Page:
Keeping the Circle Unbroken: Trouble at the Carter Fold

April 13, 2008

My previous post looked at the difficulties facing the Museum of Appalachia, whose founder, John Rice Irwin, hopes to strengthen his creation before handing it off to his descendants. Now, from the Bristol Herald Courier, comes a sad story of strife at the Carter Family Fold. Seems that the board of directors of the Fold have voted Dale Jett, son of the late Jeanette Carter, off the board.

Jeanette Carter and her chow-chow. Photo by Larry Smith

The late Jeanette Carter

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Museum of Appalachia faces uncertain future

March 31, 2008

One of the toughest challenges facing any non-profit organization is surviving its founder. The kinds of folks who create museums, schools, or institutes (or websites) are highly focused, driven, and relentless people. The same characteristics that bring life and success to their creations can make it difficult to hand over the reins of power to their successors or make the sometimes hard decisions necessary to keep the organization thriving.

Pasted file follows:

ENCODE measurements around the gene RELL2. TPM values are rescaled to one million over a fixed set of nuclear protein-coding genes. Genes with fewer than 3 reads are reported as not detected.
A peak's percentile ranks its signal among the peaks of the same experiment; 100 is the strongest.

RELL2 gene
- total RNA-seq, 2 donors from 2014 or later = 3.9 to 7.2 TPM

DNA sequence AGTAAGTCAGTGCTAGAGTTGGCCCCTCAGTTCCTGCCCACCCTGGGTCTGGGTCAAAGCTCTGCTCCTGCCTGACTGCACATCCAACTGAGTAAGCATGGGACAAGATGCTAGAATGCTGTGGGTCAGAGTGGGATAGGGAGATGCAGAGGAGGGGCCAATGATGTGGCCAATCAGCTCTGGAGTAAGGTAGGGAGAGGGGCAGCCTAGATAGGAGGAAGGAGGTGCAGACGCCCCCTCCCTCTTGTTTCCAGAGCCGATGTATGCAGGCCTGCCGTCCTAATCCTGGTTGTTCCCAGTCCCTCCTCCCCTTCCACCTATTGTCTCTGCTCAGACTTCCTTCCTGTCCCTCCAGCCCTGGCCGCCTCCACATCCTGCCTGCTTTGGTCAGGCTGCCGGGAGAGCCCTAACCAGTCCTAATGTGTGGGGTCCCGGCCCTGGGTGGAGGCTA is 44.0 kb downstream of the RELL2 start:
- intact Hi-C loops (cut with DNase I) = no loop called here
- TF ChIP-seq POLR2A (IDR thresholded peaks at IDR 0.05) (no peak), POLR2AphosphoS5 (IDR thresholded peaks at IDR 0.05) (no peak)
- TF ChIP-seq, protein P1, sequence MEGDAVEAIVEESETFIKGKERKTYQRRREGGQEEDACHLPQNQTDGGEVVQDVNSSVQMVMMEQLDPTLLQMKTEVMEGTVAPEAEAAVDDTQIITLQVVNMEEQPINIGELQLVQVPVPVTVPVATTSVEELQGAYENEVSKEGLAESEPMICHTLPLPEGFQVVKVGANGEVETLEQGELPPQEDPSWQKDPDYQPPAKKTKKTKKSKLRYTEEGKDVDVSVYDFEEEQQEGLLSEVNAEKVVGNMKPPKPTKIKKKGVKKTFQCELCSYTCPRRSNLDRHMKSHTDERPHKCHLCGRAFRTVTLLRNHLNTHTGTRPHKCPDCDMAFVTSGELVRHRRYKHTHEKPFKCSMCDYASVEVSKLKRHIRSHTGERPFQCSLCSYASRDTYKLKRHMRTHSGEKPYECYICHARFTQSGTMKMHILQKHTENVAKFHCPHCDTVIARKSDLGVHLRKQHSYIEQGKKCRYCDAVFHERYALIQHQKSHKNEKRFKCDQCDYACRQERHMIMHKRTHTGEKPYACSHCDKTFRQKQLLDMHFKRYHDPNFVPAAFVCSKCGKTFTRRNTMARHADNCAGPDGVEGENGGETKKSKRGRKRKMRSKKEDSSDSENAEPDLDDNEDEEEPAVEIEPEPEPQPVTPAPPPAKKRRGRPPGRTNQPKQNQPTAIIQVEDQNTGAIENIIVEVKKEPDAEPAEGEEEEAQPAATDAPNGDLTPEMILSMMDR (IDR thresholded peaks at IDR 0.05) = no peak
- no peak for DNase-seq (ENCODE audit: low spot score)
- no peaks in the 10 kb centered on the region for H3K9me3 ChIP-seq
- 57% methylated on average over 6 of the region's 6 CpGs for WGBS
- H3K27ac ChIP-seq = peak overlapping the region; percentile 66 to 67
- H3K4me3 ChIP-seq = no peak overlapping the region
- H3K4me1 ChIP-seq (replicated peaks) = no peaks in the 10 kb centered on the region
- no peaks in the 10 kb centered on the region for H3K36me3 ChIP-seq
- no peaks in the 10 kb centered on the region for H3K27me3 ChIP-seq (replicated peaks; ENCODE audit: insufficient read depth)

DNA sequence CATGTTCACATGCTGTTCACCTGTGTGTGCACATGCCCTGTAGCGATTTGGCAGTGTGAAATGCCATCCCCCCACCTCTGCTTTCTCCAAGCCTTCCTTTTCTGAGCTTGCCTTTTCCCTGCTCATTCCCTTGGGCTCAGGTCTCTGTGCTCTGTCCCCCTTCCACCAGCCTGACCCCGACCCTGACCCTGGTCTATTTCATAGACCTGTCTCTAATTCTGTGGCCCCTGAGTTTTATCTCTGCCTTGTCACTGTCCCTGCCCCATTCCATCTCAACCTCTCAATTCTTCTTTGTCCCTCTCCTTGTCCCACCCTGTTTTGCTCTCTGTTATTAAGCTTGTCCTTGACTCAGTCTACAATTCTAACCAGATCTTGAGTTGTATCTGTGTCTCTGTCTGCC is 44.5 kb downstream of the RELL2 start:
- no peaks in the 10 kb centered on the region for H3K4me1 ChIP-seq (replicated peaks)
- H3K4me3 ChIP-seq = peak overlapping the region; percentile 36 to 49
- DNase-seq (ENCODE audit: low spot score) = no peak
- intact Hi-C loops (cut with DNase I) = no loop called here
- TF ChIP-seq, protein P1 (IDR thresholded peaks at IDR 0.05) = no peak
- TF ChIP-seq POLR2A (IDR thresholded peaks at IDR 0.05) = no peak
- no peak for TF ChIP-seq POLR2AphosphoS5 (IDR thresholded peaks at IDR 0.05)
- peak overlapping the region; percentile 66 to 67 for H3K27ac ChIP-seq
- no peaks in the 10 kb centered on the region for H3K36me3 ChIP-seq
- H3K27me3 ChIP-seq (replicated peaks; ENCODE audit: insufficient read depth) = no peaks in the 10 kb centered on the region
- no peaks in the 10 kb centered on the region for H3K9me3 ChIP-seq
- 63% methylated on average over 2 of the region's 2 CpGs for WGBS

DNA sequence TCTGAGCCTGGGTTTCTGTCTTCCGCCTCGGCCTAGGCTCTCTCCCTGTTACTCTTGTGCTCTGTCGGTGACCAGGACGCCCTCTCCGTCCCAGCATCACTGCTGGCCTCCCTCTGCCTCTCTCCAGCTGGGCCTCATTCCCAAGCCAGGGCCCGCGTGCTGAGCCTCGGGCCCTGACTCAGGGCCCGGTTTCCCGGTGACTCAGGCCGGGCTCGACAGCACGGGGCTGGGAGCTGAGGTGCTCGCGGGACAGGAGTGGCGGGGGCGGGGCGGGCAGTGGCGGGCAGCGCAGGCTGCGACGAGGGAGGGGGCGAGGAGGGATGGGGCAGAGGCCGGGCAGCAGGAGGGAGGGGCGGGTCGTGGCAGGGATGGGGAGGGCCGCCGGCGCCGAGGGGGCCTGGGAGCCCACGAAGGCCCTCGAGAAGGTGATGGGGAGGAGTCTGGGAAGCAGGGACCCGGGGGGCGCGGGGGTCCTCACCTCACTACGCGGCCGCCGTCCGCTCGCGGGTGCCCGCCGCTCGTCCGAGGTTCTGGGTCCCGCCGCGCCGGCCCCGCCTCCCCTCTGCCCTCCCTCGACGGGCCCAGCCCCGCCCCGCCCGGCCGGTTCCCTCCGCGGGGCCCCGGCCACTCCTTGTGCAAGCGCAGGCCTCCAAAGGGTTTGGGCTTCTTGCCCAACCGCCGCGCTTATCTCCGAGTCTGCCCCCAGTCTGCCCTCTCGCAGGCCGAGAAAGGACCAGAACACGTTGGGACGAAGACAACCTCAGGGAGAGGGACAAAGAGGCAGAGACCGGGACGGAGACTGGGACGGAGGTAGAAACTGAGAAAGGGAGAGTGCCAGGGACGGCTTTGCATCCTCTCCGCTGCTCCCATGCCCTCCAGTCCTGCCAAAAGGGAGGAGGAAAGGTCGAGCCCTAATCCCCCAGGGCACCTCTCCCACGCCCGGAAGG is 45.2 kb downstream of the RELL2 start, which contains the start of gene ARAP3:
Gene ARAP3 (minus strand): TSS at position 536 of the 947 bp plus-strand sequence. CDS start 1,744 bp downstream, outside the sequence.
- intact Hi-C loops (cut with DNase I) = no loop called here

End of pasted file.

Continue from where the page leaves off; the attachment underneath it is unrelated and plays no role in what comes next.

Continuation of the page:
Metro Pulse’s Mike Gibson has written a great article about the Museum of Appalachia in Norris and John Rice Irwin, its founder. The Museum is one of Tennessee’s treasures; Irwin was named a MacArthur Fellow, popularly known as the “genius” award. His Museum, however, is facing an uncertain future. Irwin has been subsidizing it for years, and now says he cannot write checks for much longer. Even if he could continue underwrite the Museum, he is 77 years old.

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NY Times features Museum of Appalachia

July 27, 2007

Nice piece in today’s New York Times Escape section on the Museum of Appalachia in Norris. The article leads off with a look at the famed collection of Appalachian buildings and artifacts, as well as a chat with John Rice Irwin, the founder.  Writer Keith Mulvihill recommends eating in Cumberland Gap, Tennessee at Webb’s Country Kitchen.

The piece wanders through Kentucky and Virginia and comes back into Tennessee, where Mulvihill discovers Jonesborough. He then comes to the Smokies, where he makes the mistake that so many writers do by claiming that more than nine million people visit the park annually. In truth, the Park Service counts nine million visits every year, not visitors. There’s a huge difference between the two.

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Photo of Museum of Appalachia courtesy Tennessee Department of Tourism

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